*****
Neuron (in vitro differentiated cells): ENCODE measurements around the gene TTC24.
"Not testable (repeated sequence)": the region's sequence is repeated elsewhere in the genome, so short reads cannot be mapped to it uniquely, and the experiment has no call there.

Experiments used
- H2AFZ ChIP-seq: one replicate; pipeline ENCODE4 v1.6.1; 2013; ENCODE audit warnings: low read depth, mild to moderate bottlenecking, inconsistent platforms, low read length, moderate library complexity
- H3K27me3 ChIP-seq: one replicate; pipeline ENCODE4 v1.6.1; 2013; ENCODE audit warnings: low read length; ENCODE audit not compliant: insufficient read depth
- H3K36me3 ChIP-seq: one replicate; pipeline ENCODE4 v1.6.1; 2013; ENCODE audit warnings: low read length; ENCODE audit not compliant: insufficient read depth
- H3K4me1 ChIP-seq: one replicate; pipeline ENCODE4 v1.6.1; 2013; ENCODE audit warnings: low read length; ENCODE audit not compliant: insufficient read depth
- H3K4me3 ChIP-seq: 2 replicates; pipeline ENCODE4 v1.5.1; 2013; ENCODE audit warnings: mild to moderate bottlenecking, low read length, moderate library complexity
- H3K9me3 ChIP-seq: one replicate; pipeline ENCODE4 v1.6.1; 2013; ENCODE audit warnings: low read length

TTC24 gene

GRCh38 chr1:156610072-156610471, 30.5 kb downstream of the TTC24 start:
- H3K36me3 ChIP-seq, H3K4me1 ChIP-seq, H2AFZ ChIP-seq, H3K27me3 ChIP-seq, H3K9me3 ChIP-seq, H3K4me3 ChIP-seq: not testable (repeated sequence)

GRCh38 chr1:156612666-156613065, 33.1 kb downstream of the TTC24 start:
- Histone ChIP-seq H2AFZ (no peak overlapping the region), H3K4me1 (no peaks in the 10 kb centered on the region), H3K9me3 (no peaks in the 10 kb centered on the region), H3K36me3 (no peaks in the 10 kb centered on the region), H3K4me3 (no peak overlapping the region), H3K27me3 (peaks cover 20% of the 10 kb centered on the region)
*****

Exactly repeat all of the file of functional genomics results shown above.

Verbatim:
Neuron (in vitro differentiated cells): ENCODE measurements around the gene TTC24.
"Not testable (repeated sequence)": the region's sequence is repeated elsewhere in the genome, so short reads cannot be mapped to it uniquely, and the experiment has no call there.

Experiments used
- H2AFZ ChIP-seq: one replicate; pipeline ENCODE4 v1.6.1; 2013; ENCODE audit warnings: low read depth, mild to moderate bottlenecking, inconsistent platforms, low read length, moderate library complexity
- H3K27me3 ChIP-seq: one replicate; pipeline ENCODE4 v1.6.1; 2013; ENCODE audit warnings: low read length; ENCODE audit not compliant: insufficient read depth
- H3K36me3 ChIP-seq: one replicate; pipeline ENCODE4 v1.6.1; 2013; ENCODE audit warnings: low read length; ENCODE audit not compliant: insufficient read depth
- H3K4me1 ChIP-seq: one replicate; pipeline ENCODE4 v1.6.1; 2013; ENCODE audit warnings: low read length; ENCODE audit not compliant: insufficient read depth
- H3K4me3 ChIP-seq: 2 replicates; pipeline ENCODE4 v1.5.1; 2013; ENCODE audit warnings: mild to moderate bottlenecking, low read length, moderate library complexity
- H3K9me3 ChIP-seq: one replicate; pipeline ENCODE4 v1.6.1; 2013; ENCODE audit warnings: low read length

TTC24 gene

GRCh38 chr1:156610072-156610471, 30.5 kb downstream of the TTC24 start:
- H3K36me3 ChIP-seq, H3K4me1 ChIP-seq, H2AFZ ChIP-seq, H3K27me3 ChIP-seq, H3K9me3 ChIP-seq, H3K4me3 ChIP-seq: not testable (repeated sequence)

GRCh38 chr1:156612666-156613065, 33.1 kb downstream of the TTC24 start:
- Histone ChIP-seq H2AFZ (no peak overlapping the region), H3K4me1 (no peaks in the 10 kb centered on the region), H3K9me3 (no peaks in the 10 kb centered on the region), H3K36me3 (no peaks in the 10 kb centered on the region), H3K4me3 (no peak overlapping the region), H3K27me3 (peaks cover 20% of the 10 kb centered on the region)